This is the version I e-mailed to my friend Paul Craig Roberts  on Tuesday, July 22, 2008, 2:17 AM


I was not brave enough to stay in Czechoslovakia after the Soviets (note that I do not use the word Russians) invaded us on August 21, 1968. Just  3 weeks after that I was already on the train with my wife and 2 kids to go through Germany and France to London.

Just imagine what it was, when at 10 PM of Monday my colleague Vaclav Mueller and the chairman of the economics department at the Charles university in Prague Bohumil Urban came to my apartment in Prague and told me that Zdenek Mlynar was sending me the message to leave the country before next Saturday noon when the Czechoslovak border with the West would be taken over by the Soviet army and therefore  closed to people involved in the Prague Spring movement.
Zdenek Mlynar was at that time the member of the Communist Party politbureau and just returned from the forced deportation to Moscow. He was also my friend - because before that he was a professor of law at the same school of the Charles University, where the economics department was located and also he was the husband of my colleague and close friend Rita Budinova (after the fall of communism in 1990 the ambassador of Czechoslovakia to the USA).


Because I believed that the Soviet occupation could not last for long and hoped that we would be able to return in a few years, I had just four days to get

1) official leave of absence from the Charles university,

2) leave of absence from the Central Price Office of the Czechoslovak government, where I worked as part-time consultant,

3) permission to temporary leave from the local army office - because I was the army reservist,

4) have my  wife to get a leave of absence from the Central Statistical Office, where she was employed ad that time,

5) get the Czechoslovak exit visa permit,

6) get the US entry visa,

7) get the British entry visa,

8) get the French transit visa,

9) get the transit visa through West Germany, that was also issued by French

All that was needed because there were no air-flights to the west  at that time so train way was the only possible connection.

In addition all that was complicated by the fact, that most of the Czech offices were closed at that time. For example I had to go to the home of the Vice Rector of the Charles University (who was a Jew) to get the signature from him. And it was not easy, because the people in the house, where he lived suspected me to be the soviet agent trying to arrest him.
Unbelievably I got the American and British visa just at the time I came to those embassies. But this happened only because I refused to wait one or two weeks as the standard officers asked me to do. On my insistence the US consul came to see me and after my short explanation of the situation just signed my visa on the spot. Similarly at the British embassy I got immediately the signature from the British ambassador who was quite a famous person at that time, although I do not recall his name just now. What I remember is that he was an author of the book about the Hasek's Good Soldier Schweik. On the opposite the French consulate was not helpful at all. Only because my wife was already standing in the line inside, I could pass here our passports just one minute before they closed according their  regular schedule.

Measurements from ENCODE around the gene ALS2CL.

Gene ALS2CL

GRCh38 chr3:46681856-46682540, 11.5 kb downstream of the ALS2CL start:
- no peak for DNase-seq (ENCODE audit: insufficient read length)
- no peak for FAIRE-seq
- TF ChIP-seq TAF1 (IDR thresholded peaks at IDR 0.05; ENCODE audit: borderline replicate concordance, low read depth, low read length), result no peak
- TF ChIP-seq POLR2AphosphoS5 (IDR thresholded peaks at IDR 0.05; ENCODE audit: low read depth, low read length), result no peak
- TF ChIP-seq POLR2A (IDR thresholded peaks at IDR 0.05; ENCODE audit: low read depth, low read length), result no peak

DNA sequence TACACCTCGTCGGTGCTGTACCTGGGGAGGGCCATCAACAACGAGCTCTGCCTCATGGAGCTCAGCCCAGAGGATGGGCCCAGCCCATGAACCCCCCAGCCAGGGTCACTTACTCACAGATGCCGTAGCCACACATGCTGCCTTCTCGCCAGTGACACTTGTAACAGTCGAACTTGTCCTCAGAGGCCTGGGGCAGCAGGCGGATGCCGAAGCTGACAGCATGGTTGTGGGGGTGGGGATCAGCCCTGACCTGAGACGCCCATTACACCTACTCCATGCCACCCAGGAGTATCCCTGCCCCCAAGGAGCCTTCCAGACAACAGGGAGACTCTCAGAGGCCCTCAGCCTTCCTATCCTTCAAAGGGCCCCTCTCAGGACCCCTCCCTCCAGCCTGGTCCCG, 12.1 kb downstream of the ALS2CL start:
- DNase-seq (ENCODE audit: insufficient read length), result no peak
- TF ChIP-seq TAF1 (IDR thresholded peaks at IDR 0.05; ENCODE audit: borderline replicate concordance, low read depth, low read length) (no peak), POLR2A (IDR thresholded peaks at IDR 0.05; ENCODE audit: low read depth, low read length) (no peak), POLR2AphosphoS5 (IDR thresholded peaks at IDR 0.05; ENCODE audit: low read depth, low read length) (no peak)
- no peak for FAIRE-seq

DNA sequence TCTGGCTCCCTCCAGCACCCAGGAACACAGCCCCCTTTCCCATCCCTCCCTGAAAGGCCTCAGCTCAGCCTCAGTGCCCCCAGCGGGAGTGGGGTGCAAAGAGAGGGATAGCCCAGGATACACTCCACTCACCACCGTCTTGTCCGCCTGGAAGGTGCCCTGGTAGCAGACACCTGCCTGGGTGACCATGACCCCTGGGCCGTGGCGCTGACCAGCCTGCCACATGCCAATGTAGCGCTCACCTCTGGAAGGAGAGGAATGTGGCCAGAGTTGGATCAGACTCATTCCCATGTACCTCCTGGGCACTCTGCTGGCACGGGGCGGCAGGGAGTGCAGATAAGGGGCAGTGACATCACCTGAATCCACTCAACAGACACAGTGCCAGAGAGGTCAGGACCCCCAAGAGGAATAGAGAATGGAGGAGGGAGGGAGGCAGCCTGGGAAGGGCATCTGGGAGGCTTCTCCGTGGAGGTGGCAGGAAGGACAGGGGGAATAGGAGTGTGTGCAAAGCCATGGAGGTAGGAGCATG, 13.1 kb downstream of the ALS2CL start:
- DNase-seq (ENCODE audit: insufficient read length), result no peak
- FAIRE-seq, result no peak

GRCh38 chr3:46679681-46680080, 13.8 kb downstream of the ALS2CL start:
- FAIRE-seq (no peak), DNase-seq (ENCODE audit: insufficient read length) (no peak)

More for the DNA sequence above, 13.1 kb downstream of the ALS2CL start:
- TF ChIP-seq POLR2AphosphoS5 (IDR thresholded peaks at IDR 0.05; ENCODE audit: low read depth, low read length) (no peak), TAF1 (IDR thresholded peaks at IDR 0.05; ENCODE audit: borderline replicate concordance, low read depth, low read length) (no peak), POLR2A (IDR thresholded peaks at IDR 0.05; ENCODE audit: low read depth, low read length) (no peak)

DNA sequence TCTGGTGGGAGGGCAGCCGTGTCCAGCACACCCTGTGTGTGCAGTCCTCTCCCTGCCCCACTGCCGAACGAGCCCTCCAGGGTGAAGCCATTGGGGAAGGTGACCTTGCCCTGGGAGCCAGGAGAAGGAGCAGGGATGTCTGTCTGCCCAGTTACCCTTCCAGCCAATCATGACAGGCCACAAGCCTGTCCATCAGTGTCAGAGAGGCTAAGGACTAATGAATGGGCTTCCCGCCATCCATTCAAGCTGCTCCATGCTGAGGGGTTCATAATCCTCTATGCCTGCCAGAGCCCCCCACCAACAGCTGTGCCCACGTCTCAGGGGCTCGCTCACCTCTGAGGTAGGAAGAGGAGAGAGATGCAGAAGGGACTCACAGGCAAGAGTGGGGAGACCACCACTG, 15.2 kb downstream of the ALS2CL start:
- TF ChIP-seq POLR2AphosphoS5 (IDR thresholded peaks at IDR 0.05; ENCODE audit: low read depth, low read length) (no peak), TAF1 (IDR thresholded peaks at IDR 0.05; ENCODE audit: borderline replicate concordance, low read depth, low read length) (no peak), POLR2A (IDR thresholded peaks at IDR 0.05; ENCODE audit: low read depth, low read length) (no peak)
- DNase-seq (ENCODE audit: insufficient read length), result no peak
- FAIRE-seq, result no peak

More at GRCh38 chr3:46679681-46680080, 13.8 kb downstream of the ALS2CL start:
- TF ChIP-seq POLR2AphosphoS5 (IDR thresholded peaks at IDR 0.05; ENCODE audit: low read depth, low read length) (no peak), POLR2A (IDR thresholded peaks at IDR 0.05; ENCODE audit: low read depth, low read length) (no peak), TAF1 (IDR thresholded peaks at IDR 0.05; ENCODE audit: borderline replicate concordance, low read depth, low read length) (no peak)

Now Craig imaging that this all ended on Friday late in the afternoon, so we still needed to buy train tickets, pack all the things for the trip (knowing that we may not be able to return ever). We left on Saturday morning by the first train from Prague, but we knew that it was going to reach the border just one hour after the supposed closing of the border at noon. Fortunately the closure of the border did not happen at that time because for some political reasons Russians agreed to postpone it for several months.
PS.: All that happen only after I saw you originally at that seminar in Italy.


His response came on Jul 22 2008 - 12:40pm:
A nerve-racking experience. I sometimes think Americans may yet experience them.


Who is Paul Craig Roberts?  The following quote explains it:
“Paul Craig Roberts wrote the Kemp-Roth bill and was Assistant Secretary of the Treasury in the Reagan administration. He was Associate Editor of the Wall Street Journal editorial page and Contributing Editor of National Review. He is author or coauthor of eight books, including The Supply-Side Revolution (Harvard University Press). He has held numerous academic appointments, including the William E. Simon Chair in Political Economy, Center for Strategic and International Studies, Georgetown University and Senior Research Fellow, Hoover Institution, Stanford University. He has contributed to numerous scholar journals and testified before Congress on 30 occasions. He has been awarded the U.S. Treasury's Meritorious Service Award and the French Legion of Honor. He was a reviewer for the Journal of Political Economy under editor Robert Mundell. He is the co-author of The Tyranny of Good Intentions.”

See also   http://vdare.com/roberts/all_columns.htm